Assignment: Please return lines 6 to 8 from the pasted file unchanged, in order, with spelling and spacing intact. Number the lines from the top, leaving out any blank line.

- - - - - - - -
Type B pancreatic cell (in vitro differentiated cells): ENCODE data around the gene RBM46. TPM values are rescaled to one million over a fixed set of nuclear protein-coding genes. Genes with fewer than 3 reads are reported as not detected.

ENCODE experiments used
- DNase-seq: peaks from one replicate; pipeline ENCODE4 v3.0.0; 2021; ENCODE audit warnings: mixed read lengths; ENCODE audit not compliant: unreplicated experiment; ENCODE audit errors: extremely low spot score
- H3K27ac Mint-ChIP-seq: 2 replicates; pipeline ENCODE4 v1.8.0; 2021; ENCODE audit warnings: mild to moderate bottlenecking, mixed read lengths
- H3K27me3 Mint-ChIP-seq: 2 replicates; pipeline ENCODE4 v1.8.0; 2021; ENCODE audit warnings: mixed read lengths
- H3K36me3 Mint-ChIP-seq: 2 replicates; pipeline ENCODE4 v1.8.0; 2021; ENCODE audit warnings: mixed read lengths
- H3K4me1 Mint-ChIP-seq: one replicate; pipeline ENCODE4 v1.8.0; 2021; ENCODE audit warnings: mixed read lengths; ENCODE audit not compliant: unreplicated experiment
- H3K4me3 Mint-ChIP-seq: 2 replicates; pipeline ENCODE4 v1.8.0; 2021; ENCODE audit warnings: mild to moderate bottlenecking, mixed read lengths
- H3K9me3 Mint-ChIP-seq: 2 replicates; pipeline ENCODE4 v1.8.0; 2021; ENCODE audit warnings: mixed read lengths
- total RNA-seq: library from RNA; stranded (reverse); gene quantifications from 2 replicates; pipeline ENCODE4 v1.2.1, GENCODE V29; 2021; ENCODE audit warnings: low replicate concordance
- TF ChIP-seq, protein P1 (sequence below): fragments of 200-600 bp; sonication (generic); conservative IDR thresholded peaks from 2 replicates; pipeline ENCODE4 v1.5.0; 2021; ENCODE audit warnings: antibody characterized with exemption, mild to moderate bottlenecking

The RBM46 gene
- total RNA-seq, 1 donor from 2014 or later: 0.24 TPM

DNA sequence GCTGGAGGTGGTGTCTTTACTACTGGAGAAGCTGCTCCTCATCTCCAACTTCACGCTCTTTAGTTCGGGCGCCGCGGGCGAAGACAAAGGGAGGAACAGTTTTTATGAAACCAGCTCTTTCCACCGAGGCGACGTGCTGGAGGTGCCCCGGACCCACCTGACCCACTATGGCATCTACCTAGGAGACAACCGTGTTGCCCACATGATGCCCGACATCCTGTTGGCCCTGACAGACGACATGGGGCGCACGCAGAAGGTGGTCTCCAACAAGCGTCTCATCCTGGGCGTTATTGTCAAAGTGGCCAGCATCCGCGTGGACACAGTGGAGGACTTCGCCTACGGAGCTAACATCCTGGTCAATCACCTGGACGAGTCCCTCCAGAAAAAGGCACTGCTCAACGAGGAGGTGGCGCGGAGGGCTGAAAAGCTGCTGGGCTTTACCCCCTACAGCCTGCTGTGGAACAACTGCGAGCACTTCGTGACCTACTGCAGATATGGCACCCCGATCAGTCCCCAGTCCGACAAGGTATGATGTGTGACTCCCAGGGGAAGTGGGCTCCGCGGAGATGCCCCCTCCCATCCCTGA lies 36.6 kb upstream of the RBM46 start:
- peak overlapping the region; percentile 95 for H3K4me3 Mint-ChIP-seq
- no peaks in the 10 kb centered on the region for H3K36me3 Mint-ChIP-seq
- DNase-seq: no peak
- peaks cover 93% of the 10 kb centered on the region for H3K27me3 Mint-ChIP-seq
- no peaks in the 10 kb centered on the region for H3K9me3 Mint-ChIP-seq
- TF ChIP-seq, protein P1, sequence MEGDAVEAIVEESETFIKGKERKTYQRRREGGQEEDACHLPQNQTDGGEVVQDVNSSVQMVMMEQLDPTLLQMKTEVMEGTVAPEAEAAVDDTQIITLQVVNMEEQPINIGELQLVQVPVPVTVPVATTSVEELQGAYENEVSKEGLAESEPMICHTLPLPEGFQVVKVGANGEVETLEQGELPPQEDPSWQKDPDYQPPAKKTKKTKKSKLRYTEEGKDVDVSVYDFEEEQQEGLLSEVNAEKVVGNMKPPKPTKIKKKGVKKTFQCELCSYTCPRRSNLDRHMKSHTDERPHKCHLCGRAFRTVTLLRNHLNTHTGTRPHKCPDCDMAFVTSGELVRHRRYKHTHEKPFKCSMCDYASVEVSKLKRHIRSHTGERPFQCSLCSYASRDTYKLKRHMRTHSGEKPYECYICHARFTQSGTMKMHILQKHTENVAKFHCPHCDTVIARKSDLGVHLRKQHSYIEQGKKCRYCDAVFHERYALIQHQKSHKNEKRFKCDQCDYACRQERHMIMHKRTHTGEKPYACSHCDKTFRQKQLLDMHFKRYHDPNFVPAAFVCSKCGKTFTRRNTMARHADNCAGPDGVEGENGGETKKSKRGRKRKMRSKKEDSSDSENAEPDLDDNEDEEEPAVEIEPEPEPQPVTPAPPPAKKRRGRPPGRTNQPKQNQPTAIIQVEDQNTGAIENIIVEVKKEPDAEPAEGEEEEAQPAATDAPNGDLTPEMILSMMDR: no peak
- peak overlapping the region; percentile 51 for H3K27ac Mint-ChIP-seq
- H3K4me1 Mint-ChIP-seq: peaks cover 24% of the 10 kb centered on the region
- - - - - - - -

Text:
- H3K36me3 Mint-ChIP-seq: 2 replicates; pipeline ENCODE4 v1.8.0; 2021; ENCODE audit warnings: mixed read lengths
- H3K4me1 Mint-ChIP-seq: one replicate; pipeline ENCODE4 v1.8.0; 2021; ENCODE audit warnings: mixed read lengths; ENCODE audit not compliant: unreplicated experiment
- H3K4me3 Mint-ChIP-seq: 2 replicates; pipeline ENCODE4 v1.8.0; 2021; ENCODE audit warnings: mild to moderate bottlenecking, mixed read lengths